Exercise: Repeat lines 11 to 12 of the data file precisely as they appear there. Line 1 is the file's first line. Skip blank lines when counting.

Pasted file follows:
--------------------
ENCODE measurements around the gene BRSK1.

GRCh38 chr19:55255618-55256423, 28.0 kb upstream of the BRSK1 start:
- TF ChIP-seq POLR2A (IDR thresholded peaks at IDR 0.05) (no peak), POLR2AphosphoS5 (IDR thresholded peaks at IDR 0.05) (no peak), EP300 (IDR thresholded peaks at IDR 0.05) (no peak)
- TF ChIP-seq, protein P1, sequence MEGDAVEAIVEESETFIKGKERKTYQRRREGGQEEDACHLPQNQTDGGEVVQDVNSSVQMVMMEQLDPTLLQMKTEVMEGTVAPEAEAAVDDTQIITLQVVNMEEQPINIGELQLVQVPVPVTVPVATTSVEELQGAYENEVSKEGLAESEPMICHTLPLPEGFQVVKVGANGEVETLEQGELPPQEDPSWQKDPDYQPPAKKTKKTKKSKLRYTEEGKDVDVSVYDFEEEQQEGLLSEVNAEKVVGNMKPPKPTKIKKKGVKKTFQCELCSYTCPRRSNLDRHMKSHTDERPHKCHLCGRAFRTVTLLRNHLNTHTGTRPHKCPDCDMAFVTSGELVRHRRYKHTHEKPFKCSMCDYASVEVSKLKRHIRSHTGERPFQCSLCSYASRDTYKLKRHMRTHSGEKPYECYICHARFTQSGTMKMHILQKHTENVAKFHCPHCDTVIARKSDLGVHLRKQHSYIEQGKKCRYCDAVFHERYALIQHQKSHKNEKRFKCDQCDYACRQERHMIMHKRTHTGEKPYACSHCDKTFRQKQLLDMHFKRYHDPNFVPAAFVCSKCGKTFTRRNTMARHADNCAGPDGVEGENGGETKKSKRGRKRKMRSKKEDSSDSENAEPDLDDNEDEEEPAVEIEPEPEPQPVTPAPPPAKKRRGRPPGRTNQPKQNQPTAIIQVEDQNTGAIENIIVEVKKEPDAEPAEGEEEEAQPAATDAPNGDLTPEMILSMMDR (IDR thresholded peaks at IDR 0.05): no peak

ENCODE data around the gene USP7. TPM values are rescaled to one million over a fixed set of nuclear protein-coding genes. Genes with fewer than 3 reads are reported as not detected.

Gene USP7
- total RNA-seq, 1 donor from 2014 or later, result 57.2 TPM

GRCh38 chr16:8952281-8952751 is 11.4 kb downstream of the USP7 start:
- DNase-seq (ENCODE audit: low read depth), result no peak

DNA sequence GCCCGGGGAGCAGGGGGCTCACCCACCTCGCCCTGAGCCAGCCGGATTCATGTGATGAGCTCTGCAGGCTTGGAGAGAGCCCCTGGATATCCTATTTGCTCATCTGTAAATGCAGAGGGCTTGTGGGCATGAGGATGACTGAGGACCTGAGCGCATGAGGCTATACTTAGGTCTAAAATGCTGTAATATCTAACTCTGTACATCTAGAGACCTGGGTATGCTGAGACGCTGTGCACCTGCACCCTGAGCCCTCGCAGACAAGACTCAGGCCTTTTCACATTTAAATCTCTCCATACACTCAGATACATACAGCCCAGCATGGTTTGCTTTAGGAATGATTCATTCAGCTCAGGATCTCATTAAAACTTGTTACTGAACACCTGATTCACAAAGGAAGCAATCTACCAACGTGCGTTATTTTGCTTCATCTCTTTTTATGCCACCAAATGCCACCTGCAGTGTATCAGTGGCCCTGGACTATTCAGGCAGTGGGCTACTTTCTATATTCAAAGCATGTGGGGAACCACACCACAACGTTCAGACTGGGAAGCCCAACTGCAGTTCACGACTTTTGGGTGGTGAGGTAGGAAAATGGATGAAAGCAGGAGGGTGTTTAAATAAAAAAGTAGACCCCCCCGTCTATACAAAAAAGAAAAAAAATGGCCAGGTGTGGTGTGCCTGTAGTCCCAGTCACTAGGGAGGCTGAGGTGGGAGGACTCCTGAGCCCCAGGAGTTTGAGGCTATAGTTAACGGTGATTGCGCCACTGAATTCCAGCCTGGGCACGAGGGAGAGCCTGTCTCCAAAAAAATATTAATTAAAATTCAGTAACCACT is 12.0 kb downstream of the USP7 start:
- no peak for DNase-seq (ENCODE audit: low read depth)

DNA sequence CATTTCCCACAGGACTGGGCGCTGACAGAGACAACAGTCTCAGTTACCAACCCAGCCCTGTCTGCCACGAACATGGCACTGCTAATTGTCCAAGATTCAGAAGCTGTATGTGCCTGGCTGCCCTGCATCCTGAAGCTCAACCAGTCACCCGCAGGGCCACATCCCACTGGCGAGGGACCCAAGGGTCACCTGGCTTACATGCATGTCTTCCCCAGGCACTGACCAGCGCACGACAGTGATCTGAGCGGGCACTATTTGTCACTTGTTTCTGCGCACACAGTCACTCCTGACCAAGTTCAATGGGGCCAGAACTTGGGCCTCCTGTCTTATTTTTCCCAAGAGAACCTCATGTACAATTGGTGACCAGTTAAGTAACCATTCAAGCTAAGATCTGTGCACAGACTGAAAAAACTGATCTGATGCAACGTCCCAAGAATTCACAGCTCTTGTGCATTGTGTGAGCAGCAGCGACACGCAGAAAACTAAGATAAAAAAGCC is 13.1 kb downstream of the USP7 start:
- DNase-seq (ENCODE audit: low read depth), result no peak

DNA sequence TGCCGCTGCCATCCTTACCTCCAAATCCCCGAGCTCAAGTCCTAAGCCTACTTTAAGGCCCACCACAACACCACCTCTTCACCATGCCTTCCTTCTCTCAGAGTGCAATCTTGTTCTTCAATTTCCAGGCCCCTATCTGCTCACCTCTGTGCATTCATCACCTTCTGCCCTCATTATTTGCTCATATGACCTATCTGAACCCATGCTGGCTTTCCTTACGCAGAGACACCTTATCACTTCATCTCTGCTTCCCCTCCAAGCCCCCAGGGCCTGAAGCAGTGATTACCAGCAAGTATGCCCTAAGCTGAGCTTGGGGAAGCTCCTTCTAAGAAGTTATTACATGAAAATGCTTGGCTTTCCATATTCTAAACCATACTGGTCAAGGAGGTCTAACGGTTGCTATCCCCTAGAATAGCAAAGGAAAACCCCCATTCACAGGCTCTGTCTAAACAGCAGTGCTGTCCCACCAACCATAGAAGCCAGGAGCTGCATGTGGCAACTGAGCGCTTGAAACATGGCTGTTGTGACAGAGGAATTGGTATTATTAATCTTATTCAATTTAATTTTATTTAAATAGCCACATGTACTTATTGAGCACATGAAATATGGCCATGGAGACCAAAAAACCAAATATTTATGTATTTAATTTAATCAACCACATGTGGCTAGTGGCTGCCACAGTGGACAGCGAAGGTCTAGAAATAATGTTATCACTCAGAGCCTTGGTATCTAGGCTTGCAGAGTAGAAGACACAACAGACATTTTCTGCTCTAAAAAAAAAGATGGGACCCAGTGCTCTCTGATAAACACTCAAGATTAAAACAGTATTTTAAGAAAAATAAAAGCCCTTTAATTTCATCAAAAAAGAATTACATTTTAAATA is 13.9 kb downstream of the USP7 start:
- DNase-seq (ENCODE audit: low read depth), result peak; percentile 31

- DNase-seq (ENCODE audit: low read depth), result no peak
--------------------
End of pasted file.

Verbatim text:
- no peak for DNase-seq (ENCODE audit: low read depth)

DNA sequence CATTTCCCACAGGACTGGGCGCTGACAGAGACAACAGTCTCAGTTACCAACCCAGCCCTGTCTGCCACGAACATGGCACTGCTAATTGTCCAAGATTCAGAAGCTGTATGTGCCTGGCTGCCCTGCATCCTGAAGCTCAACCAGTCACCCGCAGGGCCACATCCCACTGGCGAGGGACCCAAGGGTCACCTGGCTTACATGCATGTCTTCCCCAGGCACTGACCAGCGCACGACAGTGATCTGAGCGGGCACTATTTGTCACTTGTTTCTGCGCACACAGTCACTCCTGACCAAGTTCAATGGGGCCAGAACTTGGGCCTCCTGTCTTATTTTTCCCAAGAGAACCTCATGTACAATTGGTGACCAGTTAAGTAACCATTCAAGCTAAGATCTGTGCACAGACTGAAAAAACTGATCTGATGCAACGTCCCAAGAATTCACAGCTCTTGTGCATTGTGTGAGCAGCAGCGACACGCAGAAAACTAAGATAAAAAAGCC is 13.1 kb downstream of the USP7 start: